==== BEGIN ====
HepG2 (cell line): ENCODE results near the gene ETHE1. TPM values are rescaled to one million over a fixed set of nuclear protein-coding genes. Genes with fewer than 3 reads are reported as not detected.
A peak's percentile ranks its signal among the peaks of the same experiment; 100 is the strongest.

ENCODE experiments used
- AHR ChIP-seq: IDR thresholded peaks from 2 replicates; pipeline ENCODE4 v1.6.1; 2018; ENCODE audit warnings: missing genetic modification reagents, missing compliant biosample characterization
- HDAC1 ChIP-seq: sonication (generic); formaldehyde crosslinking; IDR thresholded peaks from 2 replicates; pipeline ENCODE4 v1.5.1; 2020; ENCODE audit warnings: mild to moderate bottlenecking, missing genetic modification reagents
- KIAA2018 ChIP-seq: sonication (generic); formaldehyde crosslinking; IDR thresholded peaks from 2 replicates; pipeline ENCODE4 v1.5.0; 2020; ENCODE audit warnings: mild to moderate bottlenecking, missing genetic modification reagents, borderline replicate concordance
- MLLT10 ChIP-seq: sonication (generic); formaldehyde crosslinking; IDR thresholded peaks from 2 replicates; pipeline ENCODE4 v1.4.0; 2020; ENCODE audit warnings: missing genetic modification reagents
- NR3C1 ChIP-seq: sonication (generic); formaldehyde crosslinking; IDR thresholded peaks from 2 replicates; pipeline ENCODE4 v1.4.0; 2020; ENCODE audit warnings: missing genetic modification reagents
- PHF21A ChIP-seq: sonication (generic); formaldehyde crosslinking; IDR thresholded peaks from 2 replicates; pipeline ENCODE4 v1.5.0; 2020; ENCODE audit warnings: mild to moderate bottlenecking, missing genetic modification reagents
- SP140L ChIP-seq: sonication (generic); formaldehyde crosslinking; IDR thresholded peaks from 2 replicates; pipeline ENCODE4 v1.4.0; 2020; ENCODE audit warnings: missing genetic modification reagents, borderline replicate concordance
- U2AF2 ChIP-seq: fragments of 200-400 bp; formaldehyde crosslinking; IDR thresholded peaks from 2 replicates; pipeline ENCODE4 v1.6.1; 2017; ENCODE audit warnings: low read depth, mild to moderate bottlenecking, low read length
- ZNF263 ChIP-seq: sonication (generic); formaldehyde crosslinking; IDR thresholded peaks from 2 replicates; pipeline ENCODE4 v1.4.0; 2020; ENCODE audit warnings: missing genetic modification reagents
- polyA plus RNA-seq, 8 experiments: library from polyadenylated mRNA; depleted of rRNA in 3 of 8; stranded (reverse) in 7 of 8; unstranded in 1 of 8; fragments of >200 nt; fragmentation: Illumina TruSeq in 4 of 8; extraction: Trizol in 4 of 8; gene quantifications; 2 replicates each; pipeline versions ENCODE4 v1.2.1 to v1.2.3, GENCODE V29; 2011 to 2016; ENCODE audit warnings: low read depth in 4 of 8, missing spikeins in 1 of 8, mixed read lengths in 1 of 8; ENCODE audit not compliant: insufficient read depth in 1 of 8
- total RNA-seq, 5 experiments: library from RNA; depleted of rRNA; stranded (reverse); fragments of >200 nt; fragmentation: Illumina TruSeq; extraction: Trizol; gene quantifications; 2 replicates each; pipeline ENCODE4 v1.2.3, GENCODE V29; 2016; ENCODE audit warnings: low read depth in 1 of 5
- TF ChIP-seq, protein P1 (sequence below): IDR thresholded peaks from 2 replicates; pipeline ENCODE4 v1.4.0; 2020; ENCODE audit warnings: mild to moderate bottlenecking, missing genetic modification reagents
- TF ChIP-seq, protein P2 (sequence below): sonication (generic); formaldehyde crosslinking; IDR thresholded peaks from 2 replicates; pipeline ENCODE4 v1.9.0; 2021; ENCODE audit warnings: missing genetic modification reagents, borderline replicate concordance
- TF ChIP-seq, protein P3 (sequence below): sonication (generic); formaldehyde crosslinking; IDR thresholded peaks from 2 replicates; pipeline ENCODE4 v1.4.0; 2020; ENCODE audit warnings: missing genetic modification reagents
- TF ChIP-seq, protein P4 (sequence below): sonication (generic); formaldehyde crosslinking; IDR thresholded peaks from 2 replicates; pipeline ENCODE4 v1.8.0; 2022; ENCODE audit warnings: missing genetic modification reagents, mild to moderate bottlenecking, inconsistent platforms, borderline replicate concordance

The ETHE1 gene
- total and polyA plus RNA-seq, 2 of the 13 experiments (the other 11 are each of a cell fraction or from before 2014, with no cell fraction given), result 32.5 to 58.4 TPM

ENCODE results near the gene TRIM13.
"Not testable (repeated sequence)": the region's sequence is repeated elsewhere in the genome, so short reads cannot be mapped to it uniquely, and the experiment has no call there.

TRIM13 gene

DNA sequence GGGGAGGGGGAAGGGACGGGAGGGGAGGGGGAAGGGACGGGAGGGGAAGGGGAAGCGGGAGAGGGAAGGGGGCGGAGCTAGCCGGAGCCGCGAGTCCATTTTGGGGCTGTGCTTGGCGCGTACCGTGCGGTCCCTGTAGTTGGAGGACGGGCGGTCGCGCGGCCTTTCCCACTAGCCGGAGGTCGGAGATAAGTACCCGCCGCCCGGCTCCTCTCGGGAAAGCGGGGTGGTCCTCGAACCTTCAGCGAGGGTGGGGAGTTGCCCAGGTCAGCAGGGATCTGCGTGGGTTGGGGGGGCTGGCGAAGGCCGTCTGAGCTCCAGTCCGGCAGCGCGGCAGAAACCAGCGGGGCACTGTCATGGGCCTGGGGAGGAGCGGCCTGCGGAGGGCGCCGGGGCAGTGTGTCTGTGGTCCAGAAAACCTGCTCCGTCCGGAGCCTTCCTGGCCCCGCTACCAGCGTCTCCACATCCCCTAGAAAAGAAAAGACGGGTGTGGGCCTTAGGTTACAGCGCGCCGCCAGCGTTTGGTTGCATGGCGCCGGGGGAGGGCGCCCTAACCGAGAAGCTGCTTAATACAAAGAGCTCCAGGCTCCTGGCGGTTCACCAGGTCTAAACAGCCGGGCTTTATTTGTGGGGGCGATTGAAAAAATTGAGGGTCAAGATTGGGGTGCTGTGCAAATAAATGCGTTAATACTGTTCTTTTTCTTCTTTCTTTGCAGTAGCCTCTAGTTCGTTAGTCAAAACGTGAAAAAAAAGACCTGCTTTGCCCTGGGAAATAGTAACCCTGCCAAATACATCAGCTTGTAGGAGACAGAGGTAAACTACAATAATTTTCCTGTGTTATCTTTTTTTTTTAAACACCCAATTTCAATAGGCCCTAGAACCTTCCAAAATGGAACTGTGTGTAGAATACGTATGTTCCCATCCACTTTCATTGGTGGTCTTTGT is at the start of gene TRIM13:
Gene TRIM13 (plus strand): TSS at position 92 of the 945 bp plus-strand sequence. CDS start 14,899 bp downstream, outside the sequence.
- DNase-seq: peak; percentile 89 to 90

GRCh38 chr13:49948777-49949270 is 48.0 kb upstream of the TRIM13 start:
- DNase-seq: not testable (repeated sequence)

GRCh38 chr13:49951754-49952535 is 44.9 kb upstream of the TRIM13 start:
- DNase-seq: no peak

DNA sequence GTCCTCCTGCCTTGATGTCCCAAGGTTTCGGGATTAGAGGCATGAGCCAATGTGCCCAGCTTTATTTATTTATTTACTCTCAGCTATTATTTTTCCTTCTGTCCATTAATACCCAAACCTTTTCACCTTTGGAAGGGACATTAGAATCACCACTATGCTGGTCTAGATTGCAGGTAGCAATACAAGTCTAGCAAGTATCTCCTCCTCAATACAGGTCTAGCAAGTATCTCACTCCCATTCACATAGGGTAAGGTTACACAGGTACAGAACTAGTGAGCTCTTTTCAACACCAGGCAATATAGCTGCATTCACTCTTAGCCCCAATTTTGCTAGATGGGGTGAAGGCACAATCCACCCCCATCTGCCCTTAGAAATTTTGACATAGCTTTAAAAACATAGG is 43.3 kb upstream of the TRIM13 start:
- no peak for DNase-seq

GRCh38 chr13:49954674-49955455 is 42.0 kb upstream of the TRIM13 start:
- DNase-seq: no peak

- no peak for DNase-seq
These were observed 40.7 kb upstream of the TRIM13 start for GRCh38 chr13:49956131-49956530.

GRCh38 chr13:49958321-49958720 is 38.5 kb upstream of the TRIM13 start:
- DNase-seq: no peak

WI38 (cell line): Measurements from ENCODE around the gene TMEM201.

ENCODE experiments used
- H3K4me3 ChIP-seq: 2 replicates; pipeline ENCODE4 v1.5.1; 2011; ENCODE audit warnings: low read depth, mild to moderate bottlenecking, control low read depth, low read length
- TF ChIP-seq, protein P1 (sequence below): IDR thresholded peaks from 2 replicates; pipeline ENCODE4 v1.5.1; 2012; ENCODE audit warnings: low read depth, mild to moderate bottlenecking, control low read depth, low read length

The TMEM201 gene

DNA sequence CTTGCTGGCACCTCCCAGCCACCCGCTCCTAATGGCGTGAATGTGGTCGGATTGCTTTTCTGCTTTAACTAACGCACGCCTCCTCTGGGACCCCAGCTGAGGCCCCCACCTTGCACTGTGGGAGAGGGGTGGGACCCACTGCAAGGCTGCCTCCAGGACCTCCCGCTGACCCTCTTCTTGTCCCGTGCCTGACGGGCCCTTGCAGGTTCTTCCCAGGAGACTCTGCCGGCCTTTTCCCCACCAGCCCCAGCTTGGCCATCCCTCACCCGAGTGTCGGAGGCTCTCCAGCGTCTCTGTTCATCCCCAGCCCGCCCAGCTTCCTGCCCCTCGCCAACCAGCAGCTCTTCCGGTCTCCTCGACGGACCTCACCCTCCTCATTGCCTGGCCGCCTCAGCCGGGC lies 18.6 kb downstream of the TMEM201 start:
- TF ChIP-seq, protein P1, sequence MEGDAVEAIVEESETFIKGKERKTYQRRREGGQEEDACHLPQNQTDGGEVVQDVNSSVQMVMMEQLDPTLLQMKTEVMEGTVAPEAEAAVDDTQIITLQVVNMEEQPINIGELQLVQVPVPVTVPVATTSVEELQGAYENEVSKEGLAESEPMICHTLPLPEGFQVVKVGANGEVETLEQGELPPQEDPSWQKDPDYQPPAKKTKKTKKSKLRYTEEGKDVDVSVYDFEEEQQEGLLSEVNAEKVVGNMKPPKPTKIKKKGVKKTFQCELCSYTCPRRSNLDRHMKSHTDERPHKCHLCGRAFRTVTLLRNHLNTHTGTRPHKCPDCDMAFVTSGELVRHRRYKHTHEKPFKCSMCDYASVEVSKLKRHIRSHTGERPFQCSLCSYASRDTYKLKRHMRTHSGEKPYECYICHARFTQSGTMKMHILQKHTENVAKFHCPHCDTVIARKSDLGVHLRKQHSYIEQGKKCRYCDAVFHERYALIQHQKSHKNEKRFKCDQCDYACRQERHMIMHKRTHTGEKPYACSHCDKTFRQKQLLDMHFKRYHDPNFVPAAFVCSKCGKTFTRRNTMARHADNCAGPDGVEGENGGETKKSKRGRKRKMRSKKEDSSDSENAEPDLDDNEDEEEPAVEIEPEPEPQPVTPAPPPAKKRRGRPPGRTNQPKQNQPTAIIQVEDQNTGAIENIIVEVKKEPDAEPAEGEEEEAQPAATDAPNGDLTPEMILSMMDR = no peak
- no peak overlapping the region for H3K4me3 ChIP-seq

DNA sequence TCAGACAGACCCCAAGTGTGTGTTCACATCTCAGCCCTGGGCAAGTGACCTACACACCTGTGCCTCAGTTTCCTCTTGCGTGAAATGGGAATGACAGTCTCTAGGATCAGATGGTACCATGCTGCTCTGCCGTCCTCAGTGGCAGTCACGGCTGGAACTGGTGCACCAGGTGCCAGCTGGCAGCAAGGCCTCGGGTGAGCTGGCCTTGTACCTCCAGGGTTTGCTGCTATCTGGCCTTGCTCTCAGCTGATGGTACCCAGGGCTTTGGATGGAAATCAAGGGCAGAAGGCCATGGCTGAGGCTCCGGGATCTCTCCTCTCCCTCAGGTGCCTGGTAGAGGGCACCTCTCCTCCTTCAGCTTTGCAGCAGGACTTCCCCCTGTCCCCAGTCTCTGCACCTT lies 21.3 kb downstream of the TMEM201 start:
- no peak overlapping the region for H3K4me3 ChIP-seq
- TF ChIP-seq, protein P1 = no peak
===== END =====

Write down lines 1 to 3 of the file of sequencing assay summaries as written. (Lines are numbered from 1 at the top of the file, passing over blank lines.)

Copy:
HepG2 (cell line): ENCODE results near the gene ETHE1. TPM values are rescaled to one million over a fixed set of nuclear protein-coding genes. Genes with fewer than 3 reads are reported as not detected.
A peak's percentile ranks its signal among the peaks of the same experiment; 100 is the strongest.

ENCODE experiments used